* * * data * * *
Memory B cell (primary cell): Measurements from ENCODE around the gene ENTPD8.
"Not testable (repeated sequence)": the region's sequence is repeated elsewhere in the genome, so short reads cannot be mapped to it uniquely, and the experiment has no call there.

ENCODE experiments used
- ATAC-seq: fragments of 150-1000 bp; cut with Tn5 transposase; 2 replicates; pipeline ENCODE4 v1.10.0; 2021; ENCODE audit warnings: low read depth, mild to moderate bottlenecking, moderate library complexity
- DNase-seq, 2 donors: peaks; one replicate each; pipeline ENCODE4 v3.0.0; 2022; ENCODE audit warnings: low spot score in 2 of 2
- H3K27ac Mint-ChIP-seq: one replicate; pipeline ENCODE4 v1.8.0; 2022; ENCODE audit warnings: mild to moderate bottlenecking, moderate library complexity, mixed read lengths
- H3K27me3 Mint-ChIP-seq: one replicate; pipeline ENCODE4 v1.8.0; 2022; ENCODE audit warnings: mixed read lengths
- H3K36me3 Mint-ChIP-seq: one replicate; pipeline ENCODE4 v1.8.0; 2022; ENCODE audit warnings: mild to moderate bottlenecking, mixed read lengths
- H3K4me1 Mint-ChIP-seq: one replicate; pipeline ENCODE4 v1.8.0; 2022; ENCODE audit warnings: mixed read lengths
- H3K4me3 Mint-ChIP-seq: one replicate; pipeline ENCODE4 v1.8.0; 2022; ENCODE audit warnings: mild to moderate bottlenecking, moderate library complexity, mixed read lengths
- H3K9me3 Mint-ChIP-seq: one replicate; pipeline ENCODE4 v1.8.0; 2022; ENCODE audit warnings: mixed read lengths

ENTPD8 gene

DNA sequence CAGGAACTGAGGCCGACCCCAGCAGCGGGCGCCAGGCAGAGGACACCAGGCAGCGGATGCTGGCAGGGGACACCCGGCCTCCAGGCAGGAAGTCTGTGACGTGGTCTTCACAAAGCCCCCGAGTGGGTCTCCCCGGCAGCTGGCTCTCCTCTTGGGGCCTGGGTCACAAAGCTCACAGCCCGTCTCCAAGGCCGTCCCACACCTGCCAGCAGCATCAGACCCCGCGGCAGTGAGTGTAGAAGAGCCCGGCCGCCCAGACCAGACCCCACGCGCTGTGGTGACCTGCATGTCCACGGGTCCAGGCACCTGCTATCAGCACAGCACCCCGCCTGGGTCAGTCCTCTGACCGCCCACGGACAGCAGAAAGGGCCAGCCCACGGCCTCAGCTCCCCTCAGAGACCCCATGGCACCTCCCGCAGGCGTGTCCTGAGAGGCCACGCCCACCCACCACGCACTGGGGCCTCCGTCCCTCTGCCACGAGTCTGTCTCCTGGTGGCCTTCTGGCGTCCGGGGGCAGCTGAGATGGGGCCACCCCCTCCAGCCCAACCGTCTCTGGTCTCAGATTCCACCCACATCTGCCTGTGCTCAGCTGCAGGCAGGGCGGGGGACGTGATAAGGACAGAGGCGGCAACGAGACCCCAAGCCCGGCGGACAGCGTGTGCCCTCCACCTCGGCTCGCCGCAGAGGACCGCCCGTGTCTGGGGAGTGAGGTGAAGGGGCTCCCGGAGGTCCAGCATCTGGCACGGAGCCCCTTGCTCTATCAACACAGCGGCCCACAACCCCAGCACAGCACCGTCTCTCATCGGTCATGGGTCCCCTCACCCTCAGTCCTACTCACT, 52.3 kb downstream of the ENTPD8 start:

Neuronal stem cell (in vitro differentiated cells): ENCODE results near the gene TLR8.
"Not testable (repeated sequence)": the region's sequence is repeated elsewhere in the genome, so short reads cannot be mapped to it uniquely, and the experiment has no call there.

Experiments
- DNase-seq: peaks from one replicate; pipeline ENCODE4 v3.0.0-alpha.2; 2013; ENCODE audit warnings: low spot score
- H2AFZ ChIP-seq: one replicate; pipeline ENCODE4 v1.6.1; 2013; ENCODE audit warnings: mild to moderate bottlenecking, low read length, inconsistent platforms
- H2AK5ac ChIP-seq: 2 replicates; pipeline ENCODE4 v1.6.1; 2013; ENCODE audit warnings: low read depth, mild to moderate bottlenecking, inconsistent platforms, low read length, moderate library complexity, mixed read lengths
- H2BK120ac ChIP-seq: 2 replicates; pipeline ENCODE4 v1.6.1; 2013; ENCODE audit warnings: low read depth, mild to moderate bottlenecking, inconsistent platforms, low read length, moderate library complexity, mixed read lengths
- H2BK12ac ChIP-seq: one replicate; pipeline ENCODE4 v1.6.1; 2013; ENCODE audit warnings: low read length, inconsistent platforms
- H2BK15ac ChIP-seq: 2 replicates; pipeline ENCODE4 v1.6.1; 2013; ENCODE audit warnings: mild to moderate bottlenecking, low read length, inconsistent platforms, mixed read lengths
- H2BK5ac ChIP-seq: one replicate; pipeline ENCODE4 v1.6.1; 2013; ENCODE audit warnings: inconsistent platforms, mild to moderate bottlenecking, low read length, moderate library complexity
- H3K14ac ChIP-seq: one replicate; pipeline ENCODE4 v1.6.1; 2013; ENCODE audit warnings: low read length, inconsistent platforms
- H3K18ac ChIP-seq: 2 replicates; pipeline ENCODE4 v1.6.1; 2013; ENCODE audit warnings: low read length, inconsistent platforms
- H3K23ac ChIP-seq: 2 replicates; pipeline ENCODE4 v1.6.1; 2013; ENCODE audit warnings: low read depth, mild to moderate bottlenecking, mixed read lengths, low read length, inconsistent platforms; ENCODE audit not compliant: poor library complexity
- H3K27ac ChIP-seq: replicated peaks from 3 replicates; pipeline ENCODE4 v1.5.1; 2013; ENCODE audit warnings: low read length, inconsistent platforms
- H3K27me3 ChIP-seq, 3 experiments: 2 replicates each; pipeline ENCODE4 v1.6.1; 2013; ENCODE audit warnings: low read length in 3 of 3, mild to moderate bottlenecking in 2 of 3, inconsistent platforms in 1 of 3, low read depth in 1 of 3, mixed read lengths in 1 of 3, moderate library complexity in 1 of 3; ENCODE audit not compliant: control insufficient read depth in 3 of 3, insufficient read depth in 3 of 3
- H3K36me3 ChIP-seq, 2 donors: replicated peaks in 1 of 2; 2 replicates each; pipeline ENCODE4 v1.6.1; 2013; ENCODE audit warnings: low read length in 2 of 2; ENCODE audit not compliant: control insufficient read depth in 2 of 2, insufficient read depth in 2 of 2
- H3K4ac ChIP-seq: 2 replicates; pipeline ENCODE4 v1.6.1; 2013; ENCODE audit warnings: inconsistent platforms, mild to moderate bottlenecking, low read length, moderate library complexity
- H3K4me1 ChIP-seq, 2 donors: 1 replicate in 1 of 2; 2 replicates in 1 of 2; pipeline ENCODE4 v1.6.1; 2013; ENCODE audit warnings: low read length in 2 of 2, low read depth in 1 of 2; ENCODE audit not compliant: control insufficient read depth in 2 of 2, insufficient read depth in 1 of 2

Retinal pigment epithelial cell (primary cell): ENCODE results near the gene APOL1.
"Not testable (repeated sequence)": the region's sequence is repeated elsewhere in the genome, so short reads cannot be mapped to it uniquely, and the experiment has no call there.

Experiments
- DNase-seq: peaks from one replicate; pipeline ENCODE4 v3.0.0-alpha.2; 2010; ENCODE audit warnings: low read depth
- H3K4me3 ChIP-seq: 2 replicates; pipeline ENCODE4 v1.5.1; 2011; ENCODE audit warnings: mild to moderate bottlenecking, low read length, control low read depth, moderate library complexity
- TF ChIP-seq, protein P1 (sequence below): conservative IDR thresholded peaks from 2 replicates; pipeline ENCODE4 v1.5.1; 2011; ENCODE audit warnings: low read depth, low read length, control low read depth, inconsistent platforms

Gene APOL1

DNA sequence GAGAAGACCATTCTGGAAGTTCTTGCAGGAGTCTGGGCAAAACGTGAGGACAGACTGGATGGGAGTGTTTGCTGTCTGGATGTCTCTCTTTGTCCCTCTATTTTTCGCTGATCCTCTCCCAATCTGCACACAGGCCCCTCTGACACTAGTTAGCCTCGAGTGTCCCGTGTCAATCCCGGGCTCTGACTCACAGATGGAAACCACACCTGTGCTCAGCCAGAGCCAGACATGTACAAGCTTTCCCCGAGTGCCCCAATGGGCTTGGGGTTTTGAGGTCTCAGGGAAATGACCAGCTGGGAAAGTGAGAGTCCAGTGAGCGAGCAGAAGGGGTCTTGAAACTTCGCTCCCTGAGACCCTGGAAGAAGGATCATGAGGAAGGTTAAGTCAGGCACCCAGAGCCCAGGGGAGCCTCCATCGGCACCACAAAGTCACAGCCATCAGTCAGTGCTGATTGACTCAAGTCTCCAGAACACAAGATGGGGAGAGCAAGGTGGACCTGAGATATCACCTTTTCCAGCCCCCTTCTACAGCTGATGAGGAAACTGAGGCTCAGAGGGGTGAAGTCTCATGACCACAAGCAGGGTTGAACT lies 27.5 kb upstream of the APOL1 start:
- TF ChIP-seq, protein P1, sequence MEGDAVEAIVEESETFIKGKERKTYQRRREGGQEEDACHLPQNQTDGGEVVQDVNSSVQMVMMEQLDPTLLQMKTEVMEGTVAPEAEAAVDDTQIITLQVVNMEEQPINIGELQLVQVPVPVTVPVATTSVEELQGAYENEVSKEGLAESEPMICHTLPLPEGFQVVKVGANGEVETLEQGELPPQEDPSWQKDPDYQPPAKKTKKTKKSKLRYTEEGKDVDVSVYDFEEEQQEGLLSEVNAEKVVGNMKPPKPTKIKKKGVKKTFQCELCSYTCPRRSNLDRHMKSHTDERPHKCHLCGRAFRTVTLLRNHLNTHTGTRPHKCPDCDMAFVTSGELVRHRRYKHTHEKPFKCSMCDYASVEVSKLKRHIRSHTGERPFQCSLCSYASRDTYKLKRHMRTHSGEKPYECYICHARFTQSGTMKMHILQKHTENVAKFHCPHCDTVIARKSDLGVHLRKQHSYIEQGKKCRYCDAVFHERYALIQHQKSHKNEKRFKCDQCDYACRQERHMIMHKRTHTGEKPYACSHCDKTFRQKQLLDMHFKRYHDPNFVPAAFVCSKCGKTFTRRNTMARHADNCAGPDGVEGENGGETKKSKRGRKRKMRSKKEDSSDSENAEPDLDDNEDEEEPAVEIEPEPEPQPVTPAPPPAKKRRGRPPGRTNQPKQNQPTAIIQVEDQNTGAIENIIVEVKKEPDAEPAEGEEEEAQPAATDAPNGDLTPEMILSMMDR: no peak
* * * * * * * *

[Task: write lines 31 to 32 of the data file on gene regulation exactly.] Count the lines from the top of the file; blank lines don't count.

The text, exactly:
- H3K4me1 ChIP-seq, 2 donors: 1 replicate in 1 of 2; 2 replicates in 1 of 2; pipeline ENCODE4 v1.6.1; 2013; ENCODE audit warnings: low read length in 2 of 2, low read depth in 1 of 2; ENCODE audit not compliant: control insufficient read depth in 2 of 2, insufficient read depth in 1 of 2

Retinal pigment epithelial cell (primary cell): ENCODE results near the gene APOL1.